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Presented at IAHS Conference
Destructive Water: Water-Caused Natural Disasters - Their Abatement and Control
Anaheim, California
June 24-28, 1996


The Great USA Flood of 1993


LEE W. LARSON
Chief, Hydrologic Research Laboratory
Office of Hydrology
NOAA/National Weather Service
1325 East-West Highway
Silver Spring, Maryland 20910

Abstract. The 1993 midwest flood was one of the most significant and damaging natural disasters ever to hit the United States. Damages totaled $15 billion, 50 people died, hundreds of levees failed, and thousands of people were evacuated, some for months. The flood was unusual in the magnitude of the crests, the number of record crests, the large area impacted, and the length of the time the flood was an issue.

The paper discusses some details of the flood, the forecasting procedures utilized by the National Weather Service and the precipitation events which caused the flood.

INTRODUCTION

From May through September of 1993, major and/or record flooding occurred across North Dakota, South Dakota, Nebraska, Kansas, Minnesota, Iowa, Missouri, Wisconsin, and Illinois. Fifty flood deaths occurred, and damages approached $15 billion. Hundreds of levees failed along the Mississippi and Missouri Rivers.

The magnitude and severity of this flood event was simply over-whelming, and it ranks as one of the greatest natural disasters ever to hit the United States. Approximately 600 river forecast points in the Midwestern United States were above flood stage at the same time. Nearly 150 major rivers and tributaries were affected. It was certainly the largest and most significant flood event ever to occur in the United States (Fig. 1).
Figure 1. Area Impacted by the 1993 Midwest Flood

Tens of thousands of people were evacuated, some never to return to their homes. At least 10,000 homes were totally destroyed, hundreds of towns were impacted with at least 75 towns totally and completely under flood waters. At least 15 million acres of farmland were inundated, some of which may not be useable for years to come.

Transportation was severely impacted. Barge traffic on the Missouri and Mississippi Rivers was stopped for nearly 2 months. Bridges were out or not accessible on the Mississippi River from Davenport, Iowa, downstream to St. Louis, Missouri. On the Missouri River, bridges were out from Kansas City, downstream to St. Charles, Missouri. Numerous interstate highways and other roads were closed. Ten commercial airports were flooded. All railroad traffic in the Midwest was halted. Numerous sewage treatment and water treatment plants were destroyed (Larson, 1993).

BACKGROUND

Forecasting Models

The soil moisture model in primary use was the Antecedent Precipitation Index (API) model. API models have been used in most National Weather Service (NWS) River Forecast Centers (RFC) to produce flood crest forecasts since the 1940s (Fig.2). Hydrologists at NWS RFCs developed API procedures based on historical storm events. A given API value at the beginning of a rain event is typically related to the week of the year, the storm duration, and the amount of actual rainfall from the event. The API model used during The Great Flood of 1993 computes a daily index of soil moisture, considers additional rainfall, and computes any possible runoff.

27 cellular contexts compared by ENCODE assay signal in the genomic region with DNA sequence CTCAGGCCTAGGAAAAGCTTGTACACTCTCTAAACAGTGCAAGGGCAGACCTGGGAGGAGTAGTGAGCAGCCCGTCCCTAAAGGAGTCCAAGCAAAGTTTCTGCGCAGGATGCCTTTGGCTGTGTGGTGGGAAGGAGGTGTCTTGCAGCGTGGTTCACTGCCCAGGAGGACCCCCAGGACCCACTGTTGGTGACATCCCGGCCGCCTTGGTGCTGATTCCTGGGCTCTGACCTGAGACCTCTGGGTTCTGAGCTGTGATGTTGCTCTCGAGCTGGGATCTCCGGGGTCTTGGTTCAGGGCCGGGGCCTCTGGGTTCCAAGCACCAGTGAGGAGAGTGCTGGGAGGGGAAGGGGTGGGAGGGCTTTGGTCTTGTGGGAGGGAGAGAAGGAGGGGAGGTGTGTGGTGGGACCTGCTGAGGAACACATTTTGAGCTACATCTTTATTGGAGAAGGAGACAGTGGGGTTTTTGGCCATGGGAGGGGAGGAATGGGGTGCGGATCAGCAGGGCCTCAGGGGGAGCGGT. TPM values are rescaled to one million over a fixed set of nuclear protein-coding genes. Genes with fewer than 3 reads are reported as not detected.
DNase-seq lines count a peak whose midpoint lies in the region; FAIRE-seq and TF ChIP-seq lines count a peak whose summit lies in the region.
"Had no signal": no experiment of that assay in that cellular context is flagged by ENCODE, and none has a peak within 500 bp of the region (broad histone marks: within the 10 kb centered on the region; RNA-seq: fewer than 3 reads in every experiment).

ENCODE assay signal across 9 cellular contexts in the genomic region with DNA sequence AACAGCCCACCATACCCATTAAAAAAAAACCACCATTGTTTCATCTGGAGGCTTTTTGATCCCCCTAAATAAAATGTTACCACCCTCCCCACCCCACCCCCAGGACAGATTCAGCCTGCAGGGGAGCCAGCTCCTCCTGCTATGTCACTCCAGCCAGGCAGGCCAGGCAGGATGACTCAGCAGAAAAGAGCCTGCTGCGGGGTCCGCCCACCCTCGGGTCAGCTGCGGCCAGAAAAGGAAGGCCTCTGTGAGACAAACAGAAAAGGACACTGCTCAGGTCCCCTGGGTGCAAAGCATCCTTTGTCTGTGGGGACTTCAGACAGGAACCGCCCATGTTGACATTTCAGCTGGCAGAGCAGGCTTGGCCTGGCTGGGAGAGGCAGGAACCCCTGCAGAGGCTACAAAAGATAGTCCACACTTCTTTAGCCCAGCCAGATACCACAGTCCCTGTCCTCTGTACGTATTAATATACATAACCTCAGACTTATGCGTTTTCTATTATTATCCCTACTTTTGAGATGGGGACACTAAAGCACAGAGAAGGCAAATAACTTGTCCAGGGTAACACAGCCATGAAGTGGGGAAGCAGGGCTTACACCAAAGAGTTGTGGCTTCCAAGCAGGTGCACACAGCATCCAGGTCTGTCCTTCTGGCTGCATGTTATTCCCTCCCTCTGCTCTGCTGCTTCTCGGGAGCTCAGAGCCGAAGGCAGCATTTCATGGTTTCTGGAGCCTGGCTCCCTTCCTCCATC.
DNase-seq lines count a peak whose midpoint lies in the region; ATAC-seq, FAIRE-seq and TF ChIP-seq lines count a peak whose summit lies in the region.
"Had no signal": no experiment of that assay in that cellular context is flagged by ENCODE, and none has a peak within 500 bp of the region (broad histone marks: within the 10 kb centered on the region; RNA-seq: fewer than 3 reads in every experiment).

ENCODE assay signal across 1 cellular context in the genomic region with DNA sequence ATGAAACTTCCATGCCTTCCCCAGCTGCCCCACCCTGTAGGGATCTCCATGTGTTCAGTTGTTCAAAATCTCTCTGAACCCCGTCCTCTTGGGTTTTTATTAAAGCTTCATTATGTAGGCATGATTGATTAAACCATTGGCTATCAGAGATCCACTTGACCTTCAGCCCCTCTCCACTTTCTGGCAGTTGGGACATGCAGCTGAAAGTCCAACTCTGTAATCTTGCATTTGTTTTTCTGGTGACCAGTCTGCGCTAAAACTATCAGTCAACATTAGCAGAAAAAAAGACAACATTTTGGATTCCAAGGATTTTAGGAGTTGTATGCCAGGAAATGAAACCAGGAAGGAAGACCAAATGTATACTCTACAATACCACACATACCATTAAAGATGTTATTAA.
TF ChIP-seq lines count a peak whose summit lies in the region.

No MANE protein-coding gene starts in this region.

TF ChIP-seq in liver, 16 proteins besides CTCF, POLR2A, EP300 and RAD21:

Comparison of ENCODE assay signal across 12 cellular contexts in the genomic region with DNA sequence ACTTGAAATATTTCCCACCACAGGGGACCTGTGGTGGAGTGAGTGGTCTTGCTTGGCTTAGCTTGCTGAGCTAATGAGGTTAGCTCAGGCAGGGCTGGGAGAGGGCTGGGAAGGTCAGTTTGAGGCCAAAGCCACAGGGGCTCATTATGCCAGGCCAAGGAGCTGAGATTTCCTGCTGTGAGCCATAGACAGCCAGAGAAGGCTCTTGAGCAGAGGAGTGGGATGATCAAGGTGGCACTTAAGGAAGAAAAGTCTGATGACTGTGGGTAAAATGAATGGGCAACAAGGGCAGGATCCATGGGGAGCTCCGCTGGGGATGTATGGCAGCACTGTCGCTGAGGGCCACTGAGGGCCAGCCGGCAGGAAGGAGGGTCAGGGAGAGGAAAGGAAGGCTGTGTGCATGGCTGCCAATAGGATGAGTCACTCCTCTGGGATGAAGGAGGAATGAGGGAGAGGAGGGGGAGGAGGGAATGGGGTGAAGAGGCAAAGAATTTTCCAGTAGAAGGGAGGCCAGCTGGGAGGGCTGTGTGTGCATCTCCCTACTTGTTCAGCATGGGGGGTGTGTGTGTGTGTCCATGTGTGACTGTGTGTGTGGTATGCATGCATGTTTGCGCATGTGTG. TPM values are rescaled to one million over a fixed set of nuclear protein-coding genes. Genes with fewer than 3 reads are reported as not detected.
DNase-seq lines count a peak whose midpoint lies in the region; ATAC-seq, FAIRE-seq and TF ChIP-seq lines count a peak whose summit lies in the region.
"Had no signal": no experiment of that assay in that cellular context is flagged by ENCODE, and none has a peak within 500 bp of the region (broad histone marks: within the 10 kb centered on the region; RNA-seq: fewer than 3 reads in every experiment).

Figure 2. Boundaries of National Weather Service RFCs

Various components are involved in the preparation of flood forecasts. Precipitation and temperature data are input into a snow model. This model determines whether the precipitation is rain or snow based on temperature input. The output from the snow model plus rain becomes input for the soil moisture model. Because of its empirical nature and physical limitations, the API model has a relatively short memory. The assumption is that during periods of no precipitation, soil moisture decreases logarithmically. Another limitation is that baseflow is not addressed directly. However, the model's ease of operation lends itself to quick operational adjustments. This feature allows hydrologists to make timely decisions in balancing the observed physical response with model computed results.

Runoff from the soil moisture model becomes input for the flow model. The "unit hydrograph" technique is employed here. The unit hydrograph is an empirical normalization that represents 1 inch of runoff from rain falling uniformly over a specific basin for a given time step. Constant physical characteristics across the basin and similar hydrograph shapes from storms with uniform rainfall patterns are assumed. A unit hydrograph, to be used in conjunction with an event API model, is best derived from a single rainfall event when all surface runoff occurs in a given time period, e.g., 6 hours. Operationally, the runoff time step is 6 hours. This time step lends itself to data availability, i.e., 6-hourly synoptic precipitation reports.